As promised, a blog post about The Bookseller‘s FutureBook Hackathon which took place last weekend (14th and 15th June) at University City London, an event of which I had the amazing opportunity in volunteering at.
The Hackathon was the first to take place in all of the publishing sector’s long history. In retrospect, I would probably say it was long overdue; however, considering the vast surge in digital content and ebook technology in recent years, one could say that the Hackathon took place at about the right time. Issues have now been around long enough for people to start thinking more about the solutions. Certainly, it has given publishers a lot of food for thought in terms of how they will continue to deliver content in formats and models to satisfy consumer demand, and it has also given them time to contemplate what it is that they wish to focus on themselves.
The event was organised by Blake Brooks, Alice Ryan and Matthew Cashmore and what a fantastic event it was. Cashmore has commented that he has never sat and heard such consistently good ideas in the whole ten years in which he’s been running hacks.
The weekend started with publishers posing challenges to the hackers and encouraging ways in which they can enhance the industry by creating solutions to the issues. One topic’s presence which surprised me was the topic of audiobooks. In my time completing my MA in publishing, alongside the internships I undertook, I can honestly say that I rarely heard the term ‘audiobook’ used. Not that it was an alien concept to me or anything, it just appeared as though with the massive demand for content and ebook technology, it seemed as though the audiobook was left behind. Other challenges talked of by speakers included the discoverability of books, the best use of data, automated content curation (because there are more exciting and interesting ways to suggest new books other than ‘other readers bought this’), and the best digital reimagination of print assets (with a focus on children’s). An hour and a half later with the publishers’ motivational speeches still ringing in hackers’ ears, the game to win £5k and create something amazing, is on…
In and amongst helping out, I had the chance to wander around and take a peek at some of the team’s ideas and various demos. Something which I found incredibly intriguing, was the use of conductive paint in a children’s book. With the aid of an electric board, some wires, a chip, an SD card and a human touch, said book produced sound from a mini speaker, thus sparking the idea that paper books can be interactive. A savvy piece on work aimed at children’s books, and if you ask me, a nod in the right direction of those parents who despise the idea of their children using an iPad in order to encounter an interactive book.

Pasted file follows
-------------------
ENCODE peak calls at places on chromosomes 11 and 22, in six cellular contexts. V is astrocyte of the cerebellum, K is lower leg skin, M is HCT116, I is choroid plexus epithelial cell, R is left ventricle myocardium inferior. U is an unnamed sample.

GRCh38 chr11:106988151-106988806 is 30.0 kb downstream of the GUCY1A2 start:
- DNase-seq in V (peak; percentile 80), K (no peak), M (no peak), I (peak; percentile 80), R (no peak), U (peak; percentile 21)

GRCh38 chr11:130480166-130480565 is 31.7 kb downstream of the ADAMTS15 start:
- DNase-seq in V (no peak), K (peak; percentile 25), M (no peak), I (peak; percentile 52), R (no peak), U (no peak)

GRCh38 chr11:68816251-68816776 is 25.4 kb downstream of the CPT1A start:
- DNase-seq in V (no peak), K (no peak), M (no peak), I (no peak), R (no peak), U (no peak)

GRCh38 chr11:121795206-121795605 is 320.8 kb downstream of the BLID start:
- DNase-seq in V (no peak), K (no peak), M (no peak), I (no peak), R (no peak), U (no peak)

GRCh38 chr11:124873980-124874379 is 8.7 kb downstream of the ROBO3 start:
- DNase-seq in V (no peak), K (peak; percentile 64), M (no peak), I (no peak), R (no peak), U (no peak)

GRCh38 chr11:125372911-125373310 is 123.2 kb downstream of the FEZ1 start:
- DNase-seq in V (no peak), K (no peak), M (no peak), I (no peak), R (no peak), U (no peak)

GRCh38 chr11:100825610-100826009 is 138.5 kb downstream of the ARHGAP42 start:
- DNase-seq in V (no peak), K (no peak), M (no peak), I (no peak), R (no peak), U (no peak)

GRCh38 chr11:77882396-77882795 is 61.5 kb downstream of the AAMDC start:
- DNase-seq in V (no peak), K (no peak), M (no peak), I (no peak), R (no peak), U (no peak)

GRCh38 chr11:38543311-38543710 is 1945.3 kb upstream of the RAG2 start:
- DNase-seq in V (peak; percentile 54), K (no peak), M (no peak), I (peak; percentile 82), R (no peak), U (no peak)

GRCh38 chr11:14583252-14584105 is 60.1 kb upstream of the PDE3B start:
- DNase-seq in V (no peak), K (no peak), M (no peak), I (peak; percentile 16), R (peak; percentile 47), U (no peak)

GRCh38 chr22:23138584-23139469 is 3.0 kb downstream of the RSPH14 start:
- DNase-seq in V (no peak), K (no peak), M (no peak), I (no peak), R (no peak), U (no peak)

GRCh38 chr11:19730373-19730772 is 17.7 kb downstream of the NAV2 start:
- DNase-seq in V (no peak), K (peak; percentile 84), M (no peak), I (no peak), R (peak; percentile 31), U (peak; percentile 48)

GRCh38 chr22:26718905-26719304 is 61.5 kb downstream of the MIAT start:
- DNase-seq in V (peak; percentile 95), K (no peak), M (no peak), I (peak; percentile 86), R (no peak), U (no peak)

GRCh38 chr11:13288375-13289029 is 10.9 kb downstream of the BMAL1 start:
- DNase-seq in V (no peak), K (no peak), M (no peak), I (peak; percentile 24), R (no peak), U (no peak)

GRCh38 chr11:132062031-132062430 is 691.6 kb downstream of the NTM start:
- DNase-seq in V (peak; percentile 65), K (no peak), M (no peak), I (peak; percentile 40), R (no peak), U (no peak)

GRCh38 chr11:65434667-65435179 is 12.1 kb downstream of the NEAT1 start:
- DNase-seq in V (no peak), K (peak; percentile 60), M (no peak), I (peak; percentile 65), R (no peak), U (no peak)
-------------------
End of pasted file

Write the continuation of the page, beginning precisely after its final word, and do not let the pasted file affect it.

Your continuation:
The afternoon entailed publisher workshops which, again included some interesting debates and were to encourage and help hackers to complete their projects.
The event ran throughout the night, with the submission deadline for projects being 1pm Sunday afternoon. Read here for all of the winners over each category. Possibly one of my favourite winners was: Book Monster, who created a search engine which enabled people to find a book purely on an advertisement they’d heard, when they couldn’t remember the title or author. Definitely a useful way in which to discover books. I do actually remember getting the tube back across London that evening and seeing a poster advertising a book a couple of times, but was unable to catch the title or the author. Certainly the projects showcased would definitely be highly useful in the publishing world.
The overall winner of the £5,000 prize, Voices, was announced on Thursday 19th June.
Voices aimed to connect people with audio by encouraging them to record their own audiobook clips, and be rated for their performance online.
With audio always being seen as the inferior within the rights family, new technology means that it can now be seen as a serious contender against other forms of publishing. Literograph, were the runners-up in the Hack, being awarded £1,000. The group created a widget to “sit on relevant news stories, so that readers interested in a story could click through to books on the subject and a means of buying them.” Sara Lloyd, communications and digital director at Pan Macmillan, stated: “I loved it for its simplicity and because it answers a real need, to embed curation and discovery into the online channels where readers already congregate.”
Overall, the event has proved to be a great success with many publishing professionals singing the praises of the 75 or so hackers which took part in the event. I wouldn’t be surprised if it becomes an annual occurrence. It certainly shows just how exciting the publishing industry is and the endless possibilities which are available in enhancing the sector for the future.
All information regarding the FutureBook Hack (some of which was used to help write this post) can be found on The Bookseller.